Adoctor had reason to believe that an employee was using marijuana prior to coming to work. She frequently had an aroma of it on her clothing after returning from lunch. He felt she was “distracted and inattentive,” and that her dental assisting skills had deteriorated over several months. The doctor required her to take a drug test. She refused and threatened to file a lawsuit for violating her constitutional privacy rights. Not wanting to get sued and not knowing what his employer rights were, the doctor relented.
Testing for illegal drugs can help employers screen out substance abusers. Research has shown that substance abusers have higher rates of absenteeism, workplace accidents, and health insurance claims, which can lower productivity and increase employers’ costs.
Employers who screen applicants for illegal substances must comply with procedural standards set by state and federal laws. Employers who improperly conduct or disclose medical information can be liable for defamation of character, invasion of privacy, and other torts.
While there are federal laws regarding drugs in the workplace and drug testing - such as the Drug-Free Workplace Act (DFWA) - many states have passed their own drug-testing laws, and these laws vary from state to state. While random drug testing is permitted in some states, ongoing annual or periodic physical examinations or drug testing is generally limited to situations that are job-related and/or required by business necessity.
Most employers can require an applicant, as a condition of being hired, to successfully pass a “post-offer/pre-employment” examination which includes a drug screening. Employers typically make an offer of employment contingent upon satisfactory completion of a physical examination and drug testing. A key point here is that an offer of employment must be made before the applicant is required to take the test.
Federal and state disability discrimination laws are the major sources for determining legal requirements governing physical examinations and medical tests. The Americans with Disabilities Act and similar state laws restrict the timing of medical tests and physical examinations, the uses of this information, and the manner in which the results are handled or disclosed.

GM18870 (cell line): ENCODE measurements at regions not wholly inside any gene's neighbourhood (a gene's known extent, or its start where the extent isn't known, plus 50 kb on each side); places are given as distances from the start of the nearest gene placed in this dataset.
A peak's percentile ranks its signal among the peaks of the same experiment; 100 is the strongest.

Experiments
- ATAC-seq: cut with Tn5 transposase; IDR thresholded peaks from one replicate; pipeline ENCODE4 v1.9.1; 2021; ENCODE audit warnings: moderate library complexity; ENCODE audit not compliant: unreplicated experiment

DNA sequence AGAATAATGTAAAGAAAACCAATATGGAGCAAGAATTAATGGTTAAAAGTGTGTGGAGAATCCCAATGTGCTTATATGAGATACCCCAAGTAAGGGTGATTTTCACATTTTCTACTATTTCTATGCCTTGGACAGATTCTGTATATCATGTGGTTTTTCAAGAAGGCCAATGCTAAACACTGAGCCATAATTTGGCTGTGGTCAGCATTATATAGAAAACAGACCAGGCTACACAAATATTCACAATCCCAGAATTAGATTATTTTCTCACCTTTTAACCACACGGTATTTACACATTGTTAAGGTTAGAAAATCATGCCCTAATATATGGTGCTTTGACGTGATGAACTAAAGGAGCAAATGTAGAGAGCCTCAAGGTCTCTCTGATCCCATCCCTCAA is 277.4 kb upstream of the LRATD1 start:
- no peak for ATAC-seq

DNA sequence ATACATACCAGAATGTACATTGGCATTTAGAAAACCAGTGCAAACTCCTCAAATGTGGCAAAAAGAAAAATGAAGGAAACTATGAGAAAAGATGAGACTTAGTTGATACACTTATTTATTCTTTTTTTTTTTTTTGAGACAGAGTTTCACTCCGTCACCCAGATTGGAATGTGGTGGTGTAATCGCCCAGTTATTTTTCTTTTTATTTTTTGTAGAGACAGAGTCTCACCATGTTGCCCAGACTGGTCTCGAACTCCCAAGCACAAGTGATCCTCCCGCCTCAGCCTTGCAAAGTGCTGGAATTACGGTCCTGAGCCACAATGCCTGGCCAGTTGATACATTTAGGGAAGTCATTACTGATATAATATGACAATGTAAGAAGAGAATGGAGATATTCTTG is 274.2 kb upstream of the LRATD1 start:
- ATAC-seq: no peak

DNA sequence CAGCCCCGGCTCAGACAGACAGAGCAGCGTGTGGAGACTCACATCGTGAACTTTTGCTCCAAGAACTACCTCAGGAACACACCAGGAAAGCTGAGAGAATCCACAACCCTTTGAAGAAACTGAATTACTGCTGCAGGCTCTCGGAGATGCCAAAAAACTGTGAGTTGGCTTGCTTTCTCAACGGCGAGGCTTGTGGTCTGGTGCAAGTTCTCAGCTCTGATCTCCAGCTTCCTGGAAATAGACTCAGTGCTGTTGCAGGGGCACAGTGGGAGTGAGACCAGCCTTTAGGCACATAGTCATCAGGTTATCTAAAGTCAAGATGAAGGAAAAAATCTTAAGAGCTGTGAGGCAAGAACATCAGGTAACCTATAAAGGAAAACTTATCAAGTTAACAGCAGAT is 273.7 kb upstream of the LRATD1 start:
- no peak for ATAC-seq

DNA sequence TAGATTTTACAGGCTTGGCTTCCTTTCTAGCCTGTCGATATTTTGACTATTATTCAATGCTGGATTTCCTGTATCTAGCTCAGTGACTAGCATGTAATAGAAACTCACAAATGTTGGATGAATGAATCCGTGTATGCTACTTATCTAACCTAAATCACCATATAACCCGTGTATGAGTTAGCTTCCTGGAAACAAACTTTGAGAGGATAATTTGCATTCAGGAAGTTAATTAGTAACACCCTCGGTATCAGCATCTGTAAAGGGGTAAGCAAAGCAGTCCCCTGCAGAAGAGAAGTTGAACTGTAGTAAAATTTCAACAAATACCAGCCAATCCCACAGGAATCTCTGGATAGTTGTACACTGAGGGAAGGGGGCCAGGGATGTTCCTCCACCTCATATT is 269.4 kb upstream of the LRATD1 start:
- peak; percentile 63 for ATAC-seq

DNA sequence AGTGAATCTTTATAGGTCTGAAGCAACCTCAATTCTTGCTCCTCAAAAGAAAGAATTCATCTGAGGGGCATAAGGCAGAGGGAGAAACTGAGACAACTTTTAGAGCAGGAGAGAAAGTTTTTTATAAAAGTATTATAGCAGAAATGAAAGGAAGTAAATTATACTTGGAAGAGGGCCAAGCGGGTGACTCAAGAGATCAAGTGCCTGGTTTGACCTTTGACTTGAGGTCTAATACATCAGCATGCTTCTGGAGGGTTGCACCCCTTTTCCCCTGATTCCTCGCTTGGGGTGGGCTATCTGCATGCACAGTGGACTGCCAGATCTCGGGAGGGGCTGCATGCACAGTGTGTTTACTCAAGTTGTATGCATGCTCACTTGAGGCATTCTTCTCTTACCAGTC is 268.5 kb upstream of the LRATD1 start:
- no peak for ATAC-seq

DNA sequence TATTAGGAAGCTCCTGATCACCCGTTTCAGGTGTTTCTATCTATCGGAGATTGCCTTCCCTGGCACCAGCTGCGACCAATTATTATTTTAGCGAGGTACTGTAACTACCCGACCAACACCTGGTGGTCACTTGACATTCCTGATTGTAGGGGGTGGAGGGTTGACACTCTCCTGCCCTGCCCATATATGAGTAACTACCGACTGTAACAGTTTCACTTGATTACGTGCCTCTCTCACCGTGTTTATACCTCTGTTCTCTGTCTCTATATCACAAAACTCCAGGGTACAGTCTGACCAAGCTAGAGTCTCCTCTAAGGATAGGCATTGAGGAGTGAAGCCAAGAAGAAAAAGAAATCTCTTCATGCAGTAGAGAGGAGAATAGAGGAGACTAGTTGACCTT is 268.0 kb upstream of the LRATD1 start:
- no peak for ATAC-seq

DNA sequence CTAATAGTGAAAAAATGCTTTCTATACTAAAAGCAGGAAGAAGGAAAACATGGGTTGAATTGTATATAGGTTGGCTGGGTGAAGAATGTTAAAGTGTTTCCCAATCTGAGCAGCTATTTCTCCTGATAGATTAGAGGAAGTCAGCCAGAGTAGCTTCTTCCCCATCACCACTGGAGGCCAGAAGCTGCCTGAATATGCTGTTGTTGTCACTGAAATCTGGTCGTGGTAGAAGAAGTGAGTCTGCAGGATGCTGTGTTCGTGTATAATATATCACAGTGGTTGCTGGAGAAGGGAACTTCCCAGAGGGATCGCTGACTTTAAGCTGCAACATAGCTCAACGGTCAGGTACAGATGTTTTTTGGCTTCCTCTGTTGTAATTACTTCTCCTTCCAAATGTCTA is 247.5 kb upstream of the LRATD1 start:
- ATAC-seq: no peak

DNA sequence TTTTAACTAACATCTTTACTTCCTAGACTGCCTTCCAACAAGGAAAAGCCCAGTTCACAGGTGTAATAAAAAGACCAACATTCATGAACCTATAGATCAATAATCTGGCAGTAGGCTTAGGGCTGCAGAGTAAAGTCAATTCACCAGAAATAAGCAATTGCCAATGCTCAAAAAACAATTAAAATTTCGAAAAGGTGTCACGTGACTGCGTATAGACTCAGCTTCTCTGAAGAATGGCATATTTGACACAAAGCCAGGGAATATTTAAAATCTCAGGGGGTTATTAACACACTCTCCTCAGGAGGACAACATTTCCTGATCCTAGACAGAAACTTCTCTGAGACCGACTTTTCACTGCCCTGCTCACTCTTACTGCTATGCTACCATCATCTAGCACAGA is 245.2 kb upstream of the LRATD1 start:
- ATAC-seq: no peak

Drug-testing requirements and regulations are quite stringent and vary from state to state. Therefore, it may not be practical to have applicants or current employees tested, yet you still want to do all you can to protect yourself, your business, your patients, and other staff members.
Develop a written policy on drug testing and fully explain the drug policy to staff. The policy should read in part: “If there is reasonable cause to suspect that you are under the influence of any illegal or nonprescribed drugs, you may be required to immediately submit to a medical examination and/or submit to urine, blood, saliva, breath, and/or hair testing for drugs or alcohol. An employee’s acceptance of medical examinations and testing is a condition of employment. Therefore, refusal to submit to a drug or alcohol test will be considered equivalent to a confirmed “positive” test and will result in immediate disciplinary action, which may include discharge.”
“Reasonable cause” may be related to the employee’s appearance, behavior, speech, excessive absenteeism, frequent accidents, declining performance, or situations involving safety, security, and accidents.
Such a policy warns any drug users in your employ that they may be subject to testing. It also gives you the option of having an employee tested if illegal drug use is suspected.
Employers conducting drug tests also should develop a policy for dealing with false-positive results. False-positive tests can result from legally-prescribed medications which cause chemical reactions similar to illegal substances. Lab workers also can make errors which create false-positive results. In some cases, employers might be legally bound to offer a retest - using the same or a more rigorous drug screening - to persons who test positive.
If the drug or alcohol use is affecting work performance, the safest approach is to focus on the work deficiencies, not your suspicions of drug or alcohol use. Document an employee’s job performance and the behavior, then take appropriate remedial action. This would normally include the use of a form, such as our Employee Counseling Memo (Form #418). If the problem is not corrected, it is time to take disciplinary action which could include discharge. Before taking this action, it is always advisable to consult with a labor law specialist.
Bent Ericksen is the founder and Tim Twigg is the president of Bent Ericksen and Associates. For over 25 years, the company has been a leading authority in human resources and personnel issues, helping dentists successfully deal with the ever-changing and complex labor laws. Both authors are members of the Academy of Dental Management Consultants. To receive a complimentary copy of the company’s quarterly newsletter or to learn more, contact them at (800) 679-2760 or at www.bentericksen.com.